I had decided that this year I would play around in my art journal whenever possible but without recourse to prompts. However, some friends from my “art tribe” convinced me that I should check out Art Journal Adventure and I decided to participate in a dip in and out fashion. I recognise that I am someone who, in my present hectic circumstances, needs an occasional poke and a prod to actually find the time to just be playful with my art and that is something that journal prompts encourage me to do. However, I am also going to attempt a themed art journal for the first time and will dip into that when the mood and mojo arises. From time to time, I may well incorporate the Art Journal Adventure prompts into my themed art journal.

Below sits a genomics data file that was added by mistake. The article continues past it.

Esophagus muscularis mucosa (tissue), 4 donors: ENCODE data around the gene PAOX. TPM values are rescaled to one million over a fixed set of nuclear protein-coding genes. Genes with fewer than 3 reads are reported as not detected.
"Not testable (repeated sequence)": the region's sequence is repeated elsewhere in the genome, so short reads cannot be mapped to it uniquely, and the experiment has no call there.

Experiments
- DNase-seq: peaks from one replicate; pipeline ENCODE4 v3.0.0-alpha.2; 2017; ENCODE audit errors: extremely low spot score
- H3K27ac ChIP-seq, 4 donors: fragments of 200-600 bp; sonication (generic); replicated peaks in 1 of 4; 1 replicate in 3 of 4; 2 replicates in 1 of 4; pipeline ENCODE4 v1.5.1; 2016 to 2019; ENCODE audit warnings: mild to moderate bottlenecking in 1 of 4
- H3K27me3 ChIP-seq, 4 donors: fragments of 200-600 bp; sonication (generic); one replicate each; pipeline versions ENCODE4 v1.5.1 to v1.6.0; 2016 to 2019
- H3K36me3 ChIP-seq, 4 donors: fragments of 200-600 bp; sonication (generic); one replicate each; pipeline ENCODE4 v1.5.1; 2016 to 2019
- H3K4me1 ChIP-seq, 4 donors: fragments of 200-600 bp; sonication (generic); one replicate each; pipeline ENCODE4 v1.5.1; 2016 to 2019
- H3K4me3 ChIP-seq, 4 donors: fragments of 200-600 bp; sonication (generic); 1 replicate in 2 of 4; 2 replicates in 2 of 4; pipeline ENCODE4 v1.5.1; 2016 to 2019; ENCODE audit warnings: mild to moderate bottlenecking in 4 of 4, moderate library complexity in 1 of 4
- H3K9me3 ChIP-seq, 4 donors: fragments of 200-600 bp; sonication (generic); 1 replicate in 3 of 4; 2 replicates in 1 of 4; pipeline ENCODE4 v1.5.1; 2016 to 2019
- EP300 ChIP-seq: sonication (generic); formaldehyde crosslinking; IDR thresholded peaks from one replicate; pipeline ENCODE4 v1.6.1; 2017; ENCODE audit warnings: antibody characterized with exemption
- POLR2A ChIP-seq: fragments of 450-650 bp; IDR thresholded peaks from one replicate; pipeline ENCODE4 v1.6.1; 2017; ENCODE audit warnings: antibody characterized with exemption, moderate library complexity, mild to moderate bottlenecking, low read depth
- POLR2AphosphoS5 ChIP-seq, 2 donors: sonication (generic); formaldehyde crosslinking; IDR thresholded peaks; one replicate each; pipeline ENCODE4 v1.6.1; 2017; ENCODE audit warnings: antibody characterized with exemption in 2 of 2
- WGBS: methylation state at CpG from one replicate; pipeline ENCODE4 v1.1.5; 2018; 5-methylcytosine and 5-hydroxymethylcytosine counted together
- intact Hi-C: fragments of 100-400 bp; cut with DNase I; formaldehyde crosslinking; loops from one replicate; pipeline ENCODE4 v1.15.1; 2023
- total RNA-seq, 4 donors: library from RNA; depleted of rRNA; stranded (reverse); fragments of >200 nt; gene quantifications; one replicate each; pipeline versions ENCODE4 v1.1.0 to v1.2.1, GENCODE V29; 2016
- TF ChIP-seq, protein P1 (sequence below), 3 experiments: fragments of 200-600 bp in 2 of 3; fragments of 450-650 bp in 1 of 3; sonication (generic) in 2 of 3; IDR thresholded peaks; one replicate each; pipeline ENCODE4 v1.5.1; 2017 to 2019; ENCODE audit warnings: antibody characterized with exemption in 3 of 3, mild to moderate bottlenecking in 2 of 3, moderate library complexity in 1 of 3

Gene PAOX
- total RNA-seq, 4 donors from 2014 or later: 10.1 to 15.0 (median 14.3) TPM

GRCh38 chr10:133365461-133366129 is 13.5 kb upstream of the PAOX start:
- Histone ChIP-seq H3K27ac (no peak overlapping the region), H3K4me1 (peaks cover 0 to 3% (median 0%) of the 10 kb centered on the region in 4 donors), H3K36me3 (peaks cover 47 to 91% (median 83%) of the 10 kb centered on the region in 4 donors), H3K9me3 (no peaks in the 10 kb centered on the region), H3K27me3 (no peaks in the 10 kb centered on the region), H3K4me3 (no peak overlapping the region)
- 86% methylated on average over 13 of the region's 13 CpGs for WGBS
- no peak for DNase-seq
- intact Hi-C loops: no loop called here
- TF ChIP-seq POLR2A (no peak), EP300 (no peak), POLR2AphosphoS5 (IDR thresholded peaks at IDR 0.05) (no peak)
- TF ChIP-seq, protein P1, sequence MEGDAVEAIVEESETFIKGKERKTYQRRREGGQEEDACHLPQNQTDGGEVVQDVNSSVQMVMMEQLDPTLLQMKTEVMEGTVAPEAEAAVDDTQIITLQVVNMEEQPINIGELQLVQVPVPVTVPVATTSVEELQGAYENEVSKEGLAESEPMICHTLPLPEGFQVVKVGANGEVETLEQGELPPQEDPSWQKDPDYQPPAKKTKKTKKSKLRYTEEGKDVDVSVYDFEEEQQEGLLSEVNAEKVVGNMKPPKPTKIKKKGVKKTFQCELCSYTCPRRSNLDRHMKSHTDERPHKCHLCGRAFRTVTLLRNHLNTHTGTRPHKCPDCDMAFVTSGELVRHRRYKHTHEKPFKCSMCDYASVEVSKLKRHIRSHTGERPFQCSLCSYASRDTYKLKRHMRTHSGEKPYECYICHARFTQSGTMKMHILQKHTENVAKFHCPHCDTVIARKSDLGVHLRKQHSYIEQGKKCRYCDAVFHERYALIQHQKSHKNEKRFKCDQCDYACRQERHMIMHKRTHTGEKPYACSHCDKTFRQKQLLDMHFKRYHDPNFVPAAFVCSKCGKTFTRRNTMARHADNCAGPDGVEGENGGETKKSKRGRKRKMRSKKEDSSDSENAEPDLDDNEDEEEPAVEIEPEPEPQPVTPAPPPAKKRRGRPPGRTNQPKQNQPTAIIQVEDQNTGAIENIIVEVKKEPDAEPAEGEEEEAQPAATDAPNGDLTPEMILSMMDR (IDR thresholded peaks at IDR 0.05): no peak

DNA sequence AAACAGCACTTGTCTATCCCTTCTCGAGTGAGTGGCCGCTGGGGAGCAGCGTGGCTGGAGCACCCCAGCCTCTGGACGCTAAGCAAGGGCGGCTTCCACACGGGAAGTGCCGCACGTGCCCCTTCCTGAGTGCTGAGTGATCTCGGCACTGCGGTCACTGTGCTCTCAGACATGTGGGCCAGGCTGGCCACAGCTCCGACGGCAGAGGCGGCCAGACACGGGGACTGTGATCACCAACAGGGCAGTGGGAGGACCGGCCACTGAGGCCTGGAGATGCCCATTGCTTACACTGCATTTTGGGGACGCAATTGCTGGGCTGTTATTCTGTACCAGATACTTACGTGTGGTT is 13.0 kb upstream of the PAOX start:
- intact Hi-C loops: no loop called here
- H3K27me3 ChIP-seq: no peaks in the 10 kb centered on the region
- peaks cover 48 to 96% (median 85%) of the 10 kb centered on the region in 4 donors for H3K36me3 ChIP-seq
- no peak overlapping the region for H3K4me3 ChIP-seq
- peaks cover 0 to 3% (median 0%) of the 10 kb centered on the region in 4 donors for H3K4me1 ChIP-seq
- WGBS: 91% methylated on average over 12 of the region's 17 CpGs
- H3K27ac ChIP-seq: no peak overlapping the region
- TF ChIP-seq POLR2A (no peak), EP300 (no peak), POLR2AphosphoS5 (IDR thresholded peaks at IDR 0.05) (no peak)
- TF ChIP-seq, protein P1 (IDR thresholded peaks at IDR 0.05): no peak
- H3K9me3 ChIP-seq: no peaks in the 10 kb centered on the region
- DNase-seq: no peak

I got off to a good start as far as being flexible with participation goes because I did diddlysquat with the first week’s prompt. I did, however, make use of this second week’s prompt. It was pretty simple – the focus was to be on texture. I am not one for adding much dimension to my art work – I am definitely a 2D person – so I focused on creating visual texture as opposed to anything tactile. I had a half-finished page in my art journal that I hated. It had been malingering in the journal for several months but I opted not to rip it out because I rather liked the art work on the reverse side of it. A couple of months ago, when I had some surplus black acrylic, I smeared the paint across the page. I decided, therefore, to return to that page as the starting point for my “texture” page. I added some torn paper collage, spatter with pearl blue paint and white paint, printing with found objects, dribble, and finally some alphabet stamps. It was all a bit random and abstract so I chose to give it a focal point by adding the word “Focus” which is my word for this year. As art journal pages go, it is pretty mundane and mediocre but it is a massive improvement on what was beneath that black paint so I am happy.